Right after Christmas ends, the Philippines’ evening news will start running its stock New Years’ Eve stories, filling in the gaps around any breaking or hard news stories. They include:
- The price of fireworks and which fireworks are illegal and their awesome names of Filipino fireworks, such as Goodbye, Philippines; Goodbye, Bading (‘bading’ means flamboyant gay man); bin Laden (all illegal). Which kinda makes them seem more attractive. Except the bading one, that’s just mean and wrong.
- PNP (Philippine National Police) confiscating illegal fireworks and arresting people like fireworks merchants in Quiapo with kilos and kilos of pyrotechnics right under their lit cigarettes!! Big, obvious no-no.
- How to treat firecracker-related wounds at home, and when you should go to the hospital. “If you can’t find the finger that’s been blown off, don’t worry! Take the wounded person to the hospital right away. What’s important is the patient, not just the [severed] finger.” They also like to show that the hospitals are ready with all manner of medieval-looking medical apparati.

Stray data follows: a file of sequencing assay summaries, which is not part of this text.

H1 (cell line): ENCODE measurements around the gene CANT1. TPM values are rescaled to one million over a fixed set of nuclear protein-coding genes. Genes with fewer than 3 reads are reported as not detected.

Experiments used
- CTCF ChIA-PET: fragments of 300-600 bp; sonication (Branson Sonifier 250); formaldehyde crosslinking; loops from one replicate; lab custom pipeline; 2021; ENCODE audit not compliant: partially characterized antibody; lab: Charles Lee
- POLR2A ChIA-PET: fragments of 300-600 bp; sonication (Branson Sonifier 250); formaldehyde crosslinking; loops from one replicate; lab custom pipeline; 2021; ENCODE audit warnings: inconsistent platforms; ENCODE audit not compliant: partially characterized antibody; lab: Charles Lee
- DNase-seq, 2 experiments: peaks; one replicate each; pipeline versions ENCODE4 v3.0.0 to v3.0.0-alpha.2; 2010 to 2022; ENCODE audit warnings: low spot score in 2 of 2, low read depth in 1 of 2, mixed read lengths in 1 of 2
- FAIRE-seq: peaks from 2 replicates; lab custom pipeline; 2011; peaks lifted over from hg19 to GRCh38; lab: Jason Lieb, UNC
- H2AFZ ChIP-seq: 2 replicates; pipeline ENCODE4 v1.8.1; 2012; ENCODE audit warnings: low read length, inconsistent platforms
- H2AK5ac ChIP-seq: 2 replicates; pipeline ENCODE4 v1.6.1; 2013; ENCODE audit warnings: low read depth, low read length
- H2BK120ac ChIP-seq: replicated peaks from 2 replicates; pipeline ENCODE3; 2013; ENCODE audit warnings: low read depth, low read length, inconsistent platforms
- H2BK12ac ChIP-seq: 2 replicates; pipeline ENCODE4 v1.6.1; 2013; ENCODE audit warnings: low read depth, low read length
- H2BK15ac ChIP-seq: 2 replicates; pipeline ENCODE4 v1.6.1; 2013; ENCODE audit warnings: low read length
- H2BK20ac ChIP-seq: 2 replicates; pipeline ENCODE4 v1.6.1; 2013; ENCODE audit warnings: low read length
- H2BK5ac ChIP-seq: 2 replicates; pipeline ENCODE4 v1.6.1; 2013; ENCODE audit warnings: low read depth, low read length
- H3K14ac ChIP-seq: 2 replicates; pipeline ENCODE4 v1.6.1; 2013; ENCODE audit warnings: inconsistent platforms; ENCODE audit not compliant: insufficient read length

- Stories and images of firecracker-related injury – complete with eye patches, bandaged stubs – fingers, hands and feet even sometimes gone. The injured include both kids and adults – though it’s mostly kids. The good journos don’t skip on the gory for cautionary tales.
- The price of fruits. It’s said to be good luck to have twelve types of fruits in your home at New Year. (Their round shape echoes the round shape of coins, meaning greater prosperity in the future.)
- Feng shui consultants, Chinese astrologists and psychics doing their thing: speculating about our favorite celebrities, good months to start a business or get married, what types of things can be bought for good luck.